Should a Neurologist or Google Diagnose Your Headache?
Say you have a headache and are convinced you have a brain tumor or maybe an aneurysm. Do you want a neurologist to take a history, examine you, and explain the diagnostic and treatment plan and do so in collaboration with you and with empathy? Or, do you want to want to Google your symptoms, wait for a response and get ready for a barrage of ads for headache medications?
A no-brainer you might say, but not so fast. When MRIs became widely available, the going joke was that an MRI scanner was better than a roomful of neurologists. Referring every patient for an MRI is easy, but our healthcare system would run out of money at an even faster rate.
Machine deep learning/artificial intelligence has been shown to be more accurate than a radiologist in reading an MRI, and, than a dermatologist in recognizing skin cancer. These successes are based on pattern recognition. This can’t tell you what a patient means by “dizziness” or what “quite a while” means.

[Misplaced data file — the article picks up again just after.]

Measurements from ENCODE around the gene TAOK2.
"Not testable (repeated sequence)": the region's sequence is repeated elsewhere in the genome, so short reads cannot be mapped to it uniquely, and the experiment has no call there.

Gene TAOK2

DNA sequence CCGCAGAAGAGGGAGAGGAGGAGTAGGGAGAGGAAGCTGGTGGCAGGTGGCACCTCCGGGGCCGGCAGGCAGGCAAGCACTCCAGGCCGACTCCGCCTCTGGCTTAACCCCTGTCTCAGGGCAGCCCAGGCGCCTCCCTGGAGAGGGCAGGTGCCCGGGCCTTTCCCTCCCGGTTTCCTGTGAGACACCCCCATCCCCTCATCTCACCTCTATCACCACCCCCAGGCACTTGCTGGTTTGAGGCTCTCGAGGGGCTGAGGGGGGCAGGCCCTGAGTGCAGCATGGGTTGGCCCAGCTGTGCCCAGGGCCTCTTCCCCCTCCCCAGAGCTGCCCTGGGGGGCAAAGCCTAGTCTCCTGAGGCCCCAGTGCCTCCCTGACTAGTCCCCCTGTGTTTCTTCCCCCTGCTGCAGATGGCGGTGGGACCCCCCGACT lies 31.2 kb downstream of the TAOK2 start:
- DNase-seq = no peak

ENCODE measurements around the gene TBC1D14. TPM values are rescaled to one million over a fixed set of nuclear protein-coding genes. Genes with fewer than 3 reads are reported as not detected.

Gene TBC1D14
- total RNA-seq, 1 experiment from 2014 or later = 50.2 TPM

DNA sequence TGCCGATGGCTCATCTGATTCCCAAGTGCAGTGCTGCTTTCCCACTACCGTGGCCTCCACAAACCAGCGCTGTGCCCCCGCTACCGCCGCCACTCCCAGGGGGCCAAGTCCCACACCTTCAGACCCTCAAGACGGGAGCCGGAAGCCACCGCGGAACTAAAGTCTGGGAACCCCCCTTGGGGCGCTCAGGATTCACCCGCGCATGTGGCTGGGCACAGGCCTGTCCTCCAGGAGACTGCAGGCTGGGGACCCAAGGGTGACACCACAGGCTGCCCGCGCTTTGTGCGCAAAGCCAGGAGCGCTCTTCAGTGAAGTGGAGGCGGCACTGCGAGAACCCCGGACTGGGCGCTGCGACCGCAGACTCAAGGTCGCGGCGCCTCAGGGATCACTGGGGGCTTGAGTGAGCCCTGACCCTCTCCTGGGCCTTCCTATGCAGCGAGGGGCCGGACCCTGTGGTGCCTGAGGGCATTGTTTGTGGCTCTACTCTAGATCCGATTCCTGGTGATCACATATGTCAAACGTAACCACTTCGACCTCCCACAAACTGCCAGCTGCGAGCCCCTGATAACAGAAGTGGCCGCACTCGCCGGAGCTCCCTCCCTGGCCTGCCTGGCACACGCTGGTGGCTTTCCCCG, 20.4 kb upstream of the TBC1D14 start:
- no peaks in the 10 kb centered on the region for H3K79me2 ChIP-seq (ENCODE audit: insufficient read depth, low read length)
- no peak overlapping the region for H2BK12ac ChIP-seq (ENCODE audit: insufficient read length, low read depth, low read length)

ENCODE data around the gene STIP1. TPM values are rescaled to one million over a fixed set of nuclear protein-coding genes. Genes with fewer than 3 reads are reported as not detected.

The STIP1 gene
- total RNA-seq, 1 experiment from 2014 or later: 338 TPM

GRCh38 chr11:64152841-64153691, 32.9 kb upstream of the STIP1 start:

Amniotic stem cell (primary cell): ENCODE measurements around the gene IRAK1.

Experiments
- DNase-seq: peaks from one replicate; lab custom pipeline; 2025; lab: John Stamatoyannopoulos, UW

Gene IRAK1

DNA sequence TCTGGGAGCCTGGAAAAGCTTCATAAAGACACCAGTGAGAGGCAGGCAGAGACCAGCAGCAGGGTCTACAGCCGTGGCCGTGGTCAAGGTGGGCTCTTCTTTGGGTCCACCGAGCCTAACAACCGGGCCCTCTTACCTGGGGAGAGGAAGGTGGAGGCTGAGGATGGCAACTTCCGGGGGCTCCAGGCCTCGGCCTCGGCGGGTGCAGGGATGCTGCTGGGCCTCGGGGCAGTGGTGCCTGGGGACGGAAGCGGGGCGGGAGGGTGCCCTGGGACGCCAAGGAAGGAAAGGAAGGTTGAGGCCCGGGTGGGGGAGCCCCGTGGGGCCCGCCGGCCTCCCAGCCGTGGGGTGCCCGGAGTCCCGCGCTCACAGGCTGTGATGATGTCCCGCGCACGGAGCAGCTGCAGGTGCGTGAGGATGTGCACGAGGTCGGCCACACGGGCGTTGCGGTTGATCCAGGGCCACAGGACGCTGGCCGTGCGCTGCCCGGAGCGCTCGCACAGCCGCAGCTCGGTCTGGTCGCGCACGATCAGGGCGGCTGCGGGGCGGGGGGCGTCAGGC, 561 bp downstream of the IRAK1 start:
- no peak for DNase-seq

Stroke telemedicine has arrived with a thud. A neurologist still needs to look at the video and a person at the camera end must tell the patient what to do. But this has great value in delivering care to people that do not have access to a stroke center. Artificial intelligence has the potential to do the same when a neurologist is not available.
A roomful of neurologists was recently asked to vote whether artificial intelligence would replace them. As you might guess, the response was 65% to 35% that it would not.
See Neurology Today, June 6, 2019, pages 6–7.